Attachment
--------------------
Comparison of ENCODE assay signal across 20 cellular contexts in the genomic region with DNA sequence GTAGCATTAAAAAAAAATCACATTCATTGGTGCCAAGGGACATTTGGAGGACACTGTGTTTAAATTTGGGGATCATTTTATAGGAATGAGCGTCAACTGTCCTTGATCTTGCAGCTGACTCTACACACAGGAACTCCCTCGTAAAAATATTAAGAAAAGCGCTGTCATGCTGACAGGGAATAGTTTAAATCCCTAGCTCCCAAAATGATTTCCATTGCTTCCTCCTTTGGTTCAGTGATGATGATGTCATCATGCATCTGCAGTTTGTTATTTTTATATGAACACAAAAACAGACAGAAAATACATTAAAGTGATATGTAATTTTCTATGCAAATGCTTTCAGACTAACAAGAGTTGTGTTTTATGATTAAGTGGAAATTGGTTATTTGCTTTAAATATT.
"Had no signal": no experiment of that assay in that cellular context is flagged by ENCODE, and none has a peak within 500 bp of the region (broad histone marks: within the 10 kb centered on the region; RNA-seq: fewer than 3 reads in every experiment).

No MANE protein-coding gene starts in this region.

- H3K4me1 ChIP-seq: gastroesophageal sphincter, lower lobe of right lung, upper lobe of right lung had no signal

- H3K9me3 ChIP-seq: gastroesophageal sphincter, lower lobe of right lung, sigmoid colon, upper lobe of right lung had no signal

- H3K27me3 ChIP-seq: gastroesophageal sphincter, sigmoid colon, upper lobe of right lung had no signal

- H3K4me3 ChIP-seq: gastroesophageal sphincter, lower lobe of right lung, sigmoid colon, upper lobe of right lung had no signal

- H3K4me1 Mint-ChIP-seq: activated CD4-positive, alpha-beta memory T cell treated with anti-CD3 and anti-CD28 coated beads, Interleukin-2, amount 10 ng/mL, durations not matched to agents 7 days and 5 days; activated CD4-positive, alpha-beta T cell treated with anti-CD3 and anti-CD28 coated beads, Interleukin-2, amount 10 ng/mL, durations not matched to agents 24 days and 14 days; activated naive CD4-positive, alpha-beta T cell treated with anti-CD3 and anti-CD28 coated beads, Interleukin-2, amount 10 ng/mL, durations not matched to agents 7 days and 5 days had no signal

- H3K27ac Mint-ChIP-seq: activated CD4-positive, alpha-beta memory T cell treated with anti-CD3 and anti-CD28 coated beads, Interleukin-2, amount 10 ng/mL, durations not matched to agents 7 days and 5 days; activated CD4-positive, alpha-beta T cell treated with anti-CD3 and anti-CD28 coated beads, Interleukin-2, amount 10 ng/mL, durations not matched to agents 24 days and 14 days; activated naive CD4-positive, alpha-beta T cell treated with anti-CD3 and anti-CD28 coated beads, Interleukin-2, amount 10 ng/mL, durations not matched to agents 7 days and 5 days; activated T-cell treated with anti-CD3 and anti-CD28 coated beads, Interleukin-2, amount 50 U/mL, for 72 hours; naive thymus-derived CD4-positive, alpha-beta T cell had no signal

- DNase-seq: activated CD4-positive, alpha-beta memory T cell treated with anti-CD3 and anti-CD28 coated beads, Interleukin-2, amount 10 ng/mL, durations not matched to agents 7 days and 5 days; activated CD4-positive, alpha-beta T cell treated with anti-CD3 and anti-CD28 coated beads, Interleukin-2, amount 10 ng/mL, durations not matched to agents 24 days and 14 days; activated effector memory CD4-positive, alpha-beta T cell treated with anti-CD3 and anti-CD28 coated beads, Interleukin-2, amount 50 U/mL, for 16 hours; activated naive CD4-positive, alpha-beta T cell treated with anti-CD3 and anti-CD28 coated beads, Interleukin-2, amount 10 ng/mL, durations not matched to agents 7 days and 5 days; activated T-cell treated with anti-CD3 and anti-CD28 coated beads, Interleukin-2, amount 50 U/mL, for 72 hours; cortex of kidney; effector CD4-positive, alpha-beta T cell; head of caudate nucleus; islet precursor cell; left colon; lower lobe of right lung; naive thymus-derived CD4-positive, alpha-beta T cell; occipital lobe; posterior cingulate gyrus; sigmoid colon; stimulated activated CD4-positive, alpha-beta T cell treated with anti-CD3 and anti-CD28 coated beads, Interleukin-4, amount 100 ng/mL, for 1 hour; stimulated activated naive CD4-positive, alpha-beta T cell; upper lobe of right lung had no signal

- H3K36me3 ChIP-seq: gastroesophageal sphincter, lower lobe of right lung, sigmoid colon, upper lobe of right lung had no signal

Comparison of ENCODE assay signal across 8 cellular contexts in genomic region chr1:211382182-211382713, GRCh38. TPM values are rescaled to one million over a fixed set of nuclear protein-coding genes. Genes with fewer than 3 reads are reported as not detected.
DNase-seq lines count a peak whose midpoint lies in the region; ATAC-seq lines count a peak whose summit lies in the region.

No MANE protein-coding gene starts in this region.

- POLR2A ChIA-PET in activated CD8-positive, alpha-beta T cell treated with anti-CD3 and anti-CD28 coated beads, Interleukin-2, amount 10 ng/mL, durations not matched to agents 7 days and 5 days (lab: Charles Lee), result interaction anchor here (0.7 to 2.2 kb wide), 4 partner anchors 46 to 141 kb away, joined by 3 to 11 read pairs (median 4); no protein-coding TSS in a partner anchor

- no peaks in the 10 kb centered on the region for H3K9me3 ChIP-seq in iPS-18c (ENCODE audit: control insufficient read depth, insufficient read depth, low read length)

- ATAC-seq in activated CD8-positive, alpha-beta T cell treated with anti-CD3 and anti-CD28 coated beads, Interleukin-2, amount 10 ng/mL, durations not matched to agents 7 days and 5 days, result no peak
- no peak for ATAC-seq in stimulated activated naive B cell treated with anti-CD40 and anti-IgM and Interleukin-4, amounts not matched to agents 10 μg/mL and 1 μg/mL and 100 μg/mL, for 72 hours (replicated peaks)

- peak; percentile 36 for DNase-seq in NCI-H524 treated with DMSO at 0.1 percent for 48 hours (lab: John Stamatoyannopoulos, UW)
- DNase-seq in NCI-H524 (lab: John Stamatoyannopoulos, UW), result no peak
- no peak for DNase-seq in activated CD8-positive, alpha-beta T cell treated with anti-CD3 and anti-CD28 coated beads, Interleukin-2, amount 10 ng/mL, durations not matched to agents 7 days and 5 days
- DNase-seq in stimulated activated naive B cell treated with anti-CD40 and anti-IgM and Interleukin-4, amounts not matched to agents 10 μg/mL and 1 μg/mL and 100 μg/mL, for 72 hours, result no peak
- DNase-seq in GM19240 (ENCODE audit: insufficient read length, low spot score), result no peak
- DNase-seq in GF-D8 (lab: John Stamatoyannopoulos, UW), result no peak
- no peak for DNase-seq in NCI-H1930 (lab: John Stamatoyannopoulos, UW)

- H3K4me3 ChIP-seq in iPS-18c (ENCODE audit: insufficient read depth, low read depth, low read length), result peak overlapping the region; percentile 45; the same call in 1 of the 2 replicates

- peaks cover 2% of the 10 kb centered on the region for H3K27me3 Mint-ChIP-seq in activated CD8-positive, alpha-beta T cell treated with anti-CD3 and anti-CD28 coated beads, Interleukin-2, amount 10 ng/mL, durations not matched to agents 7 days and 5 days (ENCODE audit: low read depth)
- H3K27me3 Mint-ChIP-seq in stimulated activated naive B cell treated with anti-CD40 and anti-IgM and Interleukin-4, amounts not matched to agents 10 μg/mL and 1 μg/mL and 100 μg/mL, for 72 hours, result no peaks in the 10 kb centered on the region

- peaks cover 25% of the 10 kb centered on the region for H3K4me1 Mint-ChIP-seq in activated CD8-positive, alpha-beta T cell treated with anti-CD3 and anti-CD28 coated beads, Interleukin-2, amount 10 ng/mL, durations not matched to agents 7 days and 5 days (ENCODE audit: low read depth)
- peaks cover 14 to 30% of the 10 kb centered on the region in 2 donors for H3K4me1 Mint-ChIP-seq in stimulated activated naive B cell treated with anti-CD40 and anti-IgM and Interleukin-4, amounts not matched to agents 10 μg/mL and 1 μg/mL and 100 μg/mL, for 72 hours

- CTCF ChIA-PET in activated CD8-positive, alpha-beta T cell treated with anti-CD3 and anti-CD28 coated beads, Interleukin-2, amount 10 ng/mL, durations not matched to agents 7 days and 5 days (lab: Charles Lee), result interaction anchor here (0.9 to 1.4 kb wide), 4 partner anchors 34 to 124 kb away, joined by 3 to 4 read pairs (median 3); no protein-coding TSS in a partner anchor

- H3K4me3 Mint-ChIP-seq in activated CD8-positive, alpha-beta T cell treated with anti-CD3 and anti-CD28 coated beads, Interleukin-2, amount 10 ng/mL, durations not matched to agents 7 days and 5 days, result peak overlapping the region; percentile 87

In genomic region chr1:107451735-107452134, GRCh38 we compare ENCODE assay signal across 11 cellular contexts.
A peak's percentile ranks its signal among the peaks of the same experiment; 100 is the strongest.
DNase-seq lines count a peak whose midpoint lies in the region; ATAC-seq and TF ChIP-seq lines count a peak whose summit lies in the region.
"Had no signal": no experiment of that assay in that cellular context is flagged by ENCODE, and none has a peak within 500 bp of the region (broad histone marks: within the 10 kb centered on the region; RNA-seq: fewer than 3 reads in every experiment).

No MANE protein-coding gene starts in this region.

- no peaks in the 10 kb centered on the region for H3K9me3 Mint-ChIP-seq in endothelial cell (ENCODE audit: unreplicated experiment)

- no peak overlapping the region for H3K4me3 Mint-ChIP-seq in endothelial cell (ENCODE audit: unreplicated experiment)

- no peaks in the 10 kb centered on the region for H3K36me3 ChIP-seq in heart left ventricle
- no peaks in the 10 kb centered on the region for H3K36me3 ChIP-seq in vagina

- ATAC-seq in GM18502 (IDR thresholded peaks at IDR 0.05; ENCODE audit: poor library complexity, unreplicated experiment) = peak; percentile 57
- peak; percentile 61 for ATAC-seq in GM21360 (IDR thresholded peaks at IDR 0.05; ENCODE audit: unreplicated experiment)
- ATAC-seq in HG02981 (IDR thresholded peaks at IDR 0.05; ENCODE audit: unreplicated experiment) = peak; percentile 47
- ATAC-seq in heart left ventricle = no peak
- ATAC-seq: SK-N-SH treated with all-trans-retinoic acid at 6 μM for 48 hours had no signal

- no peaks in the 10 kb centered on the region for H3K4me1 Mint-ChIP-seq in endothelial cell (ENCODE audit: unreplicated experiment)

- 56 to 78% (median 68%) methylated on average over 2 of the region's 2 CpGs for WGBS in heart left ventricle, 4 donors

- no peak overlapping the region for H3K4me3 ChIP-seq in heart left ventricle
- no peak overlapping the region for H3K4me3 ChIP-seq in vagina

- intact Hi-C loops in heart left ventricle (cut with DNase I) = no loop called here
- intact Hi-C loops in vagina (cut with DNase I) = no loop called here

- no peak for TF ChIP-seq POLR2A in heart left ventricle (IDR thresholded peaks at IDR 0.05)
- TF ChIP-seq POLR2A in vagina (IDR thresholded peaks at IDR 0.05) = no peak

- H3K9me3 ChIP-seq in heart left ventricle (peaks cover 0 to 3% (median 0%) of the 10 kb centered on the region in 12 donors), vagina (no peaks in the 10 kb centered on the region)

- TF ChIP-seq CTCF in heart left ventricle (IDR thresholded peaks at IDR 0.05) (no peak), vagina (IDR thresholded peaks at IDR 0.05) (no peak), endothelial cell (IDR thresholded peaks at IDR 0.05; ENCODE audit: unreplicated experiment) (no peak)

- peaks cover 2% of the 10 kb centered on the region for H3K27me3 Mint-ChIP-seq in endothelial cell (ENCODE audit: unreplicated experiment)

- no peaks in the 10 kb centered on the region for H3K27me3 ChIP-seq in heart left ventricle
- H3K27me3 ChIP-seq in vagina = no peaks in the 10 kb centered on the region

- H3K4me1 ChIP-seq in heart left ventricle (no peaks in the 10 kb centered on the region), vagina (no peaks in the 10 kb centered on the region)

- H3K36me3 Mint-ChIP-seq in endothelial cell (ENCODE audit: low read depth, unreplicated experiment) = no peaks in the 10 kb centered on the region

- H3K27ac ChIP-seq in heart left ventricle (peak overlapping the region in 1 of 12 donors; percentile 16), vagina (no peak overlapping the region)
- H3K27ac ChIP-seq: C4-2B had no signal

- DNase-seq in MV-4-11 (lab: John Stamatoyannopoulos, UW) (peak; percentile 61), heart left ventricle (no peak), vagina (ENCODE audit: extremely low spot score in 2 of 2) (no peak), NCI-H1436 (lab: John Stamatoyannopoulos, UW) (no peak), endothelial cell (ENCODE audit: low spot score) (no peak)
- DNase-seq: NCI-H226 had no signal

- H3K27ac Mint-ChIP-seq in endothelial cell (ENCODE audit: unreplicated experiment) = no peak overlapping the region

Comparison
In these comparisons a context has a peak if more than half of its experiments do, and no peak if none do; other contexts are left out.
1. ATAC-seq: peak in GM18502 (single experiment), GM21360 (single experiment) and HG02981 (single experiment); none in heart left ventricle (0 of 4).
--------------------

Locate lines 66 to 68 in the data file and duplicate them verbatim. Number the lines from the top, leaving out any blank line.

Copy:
- H3K27ac Mint-ChIP-seq in endothelial cell (ENCODE audit: unreplicated experiment) = no peak overlapping the region

Comparison
In these comparisons a context has a peak if more than half of its experiments do, and no peak if none do; other contexts are left out.